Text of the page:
For bereaved South Florida families and friends, the flicker of a candle light can also be a flicker of hope throughout the holiday season.
Anyone who has lost a child, grandchild or sibling is welcome to attend the Miami chapter of The Compassionate Friends’ candle-lighting at 6 p.m., Dec. 13, at the Miami-Dade County Fair Expo Center, Blue Ribbon Room of the Goode Building, 10901 Coral Way. The event is part of a worldwide candle-lighting to remember the lives of children who have passed. The free ceremony is nonreligious and open to everyone.
“For families who have had this kind of a loss, it gives them an opportunity to celebrate the life of their child and to remember that child,” said Shelly Ellis, co-leader of the Miami chapter.
Ellis’ son, Jason Ellis died at age 23 after he was hit by a tram while working on his thesis in Amsterdam.
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During the event, family members can light candles one at a time and say prayers for their loved ones. Soloist Karen Strolis Lewe will sing during the event. There will also be special readings and poems. Guests can bring photos of their loved ones to put on a memorial table during the event.
This year, Lashonya Leonard will attend her fifth candle-lighting. She has attended every candle-lighting since her son, Tariq Wright, died of complications from pneumonia at age 14.
“[The ceremony] is very uplifting. A lot of family members like myself, in lieu of celebrating the holidays, will attend the candle-lighting,” she said.
The Compassionate Friends is an international organization dedicated to providing support to families coping with the loss of a child. The organization brings families together to grieve without feeling hopeless or isolated.
This is a place where they don’t have to pretend. We refer to it as a mask that they wear in the civilian world. Once they cross the threshold at either the candle-lighting or a monthly meeting, they get to leave that mask at the door and they allow themselves to feel the grief because they’re not being judged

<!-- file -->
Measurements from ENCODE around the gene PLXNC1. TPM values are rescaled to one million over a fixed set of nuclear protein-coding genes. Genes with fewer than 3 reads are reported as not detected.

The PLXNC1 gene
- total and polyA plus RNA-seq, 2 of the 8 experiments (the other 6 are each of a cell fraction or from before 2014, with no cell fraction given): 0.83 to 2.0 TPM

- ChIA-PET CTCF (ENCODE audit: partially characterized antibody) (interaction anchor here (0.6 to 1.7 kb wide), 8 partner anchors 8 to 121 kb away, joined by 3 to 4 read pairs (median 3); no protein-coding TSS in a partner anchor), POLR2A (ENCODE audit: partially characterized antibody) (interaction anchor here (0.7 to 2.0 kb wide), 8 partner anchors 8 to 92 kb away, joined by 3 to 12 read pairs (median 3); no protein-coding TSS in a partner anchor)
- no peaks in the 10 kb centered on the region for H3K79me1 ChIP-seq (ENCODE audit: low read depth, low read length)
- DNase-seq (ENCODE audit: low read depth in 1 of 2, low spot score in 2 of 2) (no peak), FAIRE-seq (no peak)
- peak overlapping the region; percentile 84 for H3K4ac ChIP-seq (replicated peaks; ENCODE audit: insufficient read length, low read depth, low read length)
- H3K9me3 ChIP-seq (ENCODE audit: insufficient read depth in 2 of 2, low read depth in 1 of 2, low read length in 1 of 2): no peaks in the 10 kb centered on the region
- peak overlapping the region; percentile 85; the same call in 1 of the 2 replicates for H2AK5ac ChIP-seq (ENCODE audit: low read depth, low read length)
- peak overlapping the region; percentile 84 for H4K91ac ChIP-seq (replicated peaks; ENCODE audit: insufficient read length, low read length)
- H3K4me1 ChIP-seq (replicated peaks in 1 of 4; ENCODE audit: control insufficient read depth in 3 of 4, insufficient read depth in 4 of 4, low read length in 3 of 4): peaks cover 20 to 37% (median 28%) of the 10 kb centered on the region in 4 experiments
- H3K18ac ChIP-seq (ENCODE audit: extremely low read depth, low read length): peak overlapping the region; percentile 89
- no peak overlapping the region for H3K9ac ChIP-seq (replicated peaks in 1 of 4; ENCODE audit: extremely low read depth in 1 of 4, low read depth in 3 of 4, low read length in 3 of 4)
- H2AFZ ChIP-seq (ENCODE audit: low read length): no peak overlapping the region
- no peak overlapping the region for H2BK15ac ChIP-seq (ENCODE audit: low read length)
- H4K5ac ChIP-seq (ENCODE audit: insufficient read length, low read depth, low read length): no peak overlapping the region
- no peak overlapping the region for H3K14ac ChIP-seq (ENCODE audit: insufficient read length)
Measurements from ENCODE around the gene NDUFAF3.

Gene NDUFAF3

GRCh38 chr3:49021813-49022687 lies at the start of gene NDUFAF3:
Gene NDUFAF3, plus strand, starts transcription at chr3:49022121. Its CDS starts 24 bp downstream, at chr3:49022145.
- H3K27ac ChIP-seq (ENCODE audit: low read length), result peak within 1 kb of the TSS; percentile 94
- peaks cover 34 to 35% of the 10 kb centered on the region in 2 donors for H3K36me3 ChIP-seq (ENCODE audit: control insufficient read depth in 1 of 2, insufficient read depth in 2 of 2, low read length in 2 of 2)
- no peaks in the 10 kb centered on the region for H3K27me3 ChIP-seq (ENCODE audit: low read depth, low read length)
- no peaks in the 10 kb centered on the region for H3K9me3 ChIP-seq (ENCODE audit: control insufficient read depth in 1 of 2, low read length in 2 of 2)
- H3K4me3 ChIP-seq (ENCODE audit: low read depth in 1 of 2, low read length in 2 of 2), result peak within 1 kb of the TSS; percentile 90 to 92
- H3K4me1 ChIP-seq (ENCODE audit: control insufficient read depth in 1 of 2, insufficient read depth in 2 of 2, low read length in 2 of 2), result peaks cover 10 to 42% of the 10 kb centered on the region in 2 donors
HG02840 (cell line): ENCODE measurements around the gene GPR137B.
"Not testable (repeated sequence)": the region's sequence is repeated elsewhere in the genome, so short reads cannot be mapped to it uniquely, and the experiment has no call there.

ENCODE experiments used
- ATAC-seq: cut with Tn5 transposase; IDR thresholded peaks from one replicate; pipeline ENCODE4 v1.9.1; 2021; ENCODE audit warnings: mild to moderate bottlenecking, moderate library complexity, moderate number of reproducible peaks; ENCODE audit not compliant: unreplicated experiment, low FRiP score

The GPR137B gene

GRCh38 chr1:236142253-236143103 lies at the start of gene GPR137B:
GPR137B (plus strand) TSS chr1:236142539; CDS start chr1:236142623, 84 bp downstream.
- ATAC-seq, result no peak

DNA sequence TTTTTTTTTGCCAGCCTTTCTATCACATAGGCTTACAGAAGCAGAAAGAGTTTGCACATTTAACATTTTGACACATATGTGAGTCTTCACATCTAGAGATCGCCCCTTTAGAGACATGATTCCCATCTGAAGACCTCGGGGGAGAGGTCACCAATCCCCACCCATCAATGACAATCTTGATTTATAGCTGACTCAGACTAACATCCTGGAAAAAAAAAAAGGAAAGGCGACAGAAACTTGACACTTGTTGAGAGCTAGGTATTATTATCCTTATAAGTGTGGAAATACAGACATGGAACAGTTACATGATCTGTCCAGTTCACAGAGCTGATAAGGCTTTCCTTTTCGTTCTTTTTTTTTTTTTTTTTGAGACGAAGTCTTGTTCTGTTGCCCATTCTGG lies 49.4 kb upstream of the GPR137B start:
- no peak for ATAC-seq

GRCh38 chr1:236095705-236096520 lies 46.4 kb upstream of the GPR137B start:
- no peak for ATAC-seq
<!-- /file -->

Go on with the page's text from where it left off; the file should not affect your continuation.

“This is a place where they don’t have to pretend. We refer to it as a mask that they wear in the civilian world. Once they cross the threshold at either the candle-lighting or a monthly meeting, they get to leave that mask at the door and they allow themselves to feel the grief because they’re not being judged,” said Cindy Baum, co-leader of the Miami chapter.
Baum’s daughter, Lisa Ellen, died of genetic problems after birth in 1969. Her 30-year-old son, Evan Howard, died in 2001 of cardiac arrest.
Leonard, who attends meetings regularly, says it has helped her find comfort among others who feel the same as she.
“I was looking for a support group that I could find other women, other mothers, who had similar trauma so that I could be able to network with them and reach out in order to help me,” she said.
The worldwide candle-lighting begins in New Zealand at 7 p.m. local time. To create a 24-hour wave of light, as candles burn down in one time zone, they will be lit in another. To bring families from around the world together, compassionatefriends.org will open a chat room and message board for families to post tributes to their loved ones.
“[The candle-lighting] helps me to see that I can show someone that within a couple of years or months, if I’m able to speak about my son and not break down, eventually at some point they will be there, as well,” Leonard said.
The Miami Chapter of The Compassionate Friends meets at 7:15 p.m. on the second Thursday of every month at Temple Beth Am, 5950 N. Kendall Dr.
If you go
What: The Compassionate Friends of Miami Candle Lighting
When: Program begins at 6 p.m., Dec. 13. The candle-lighting begins at 7 p.m.
Where: Miami-Dade County Fair Expo Center, Blue Ribbon Room of the Goode Building, 10901 Coral Way
Cost: Free, but donations are accepted
More information: Contact 305-460-5762 or firstname.lastname@example.org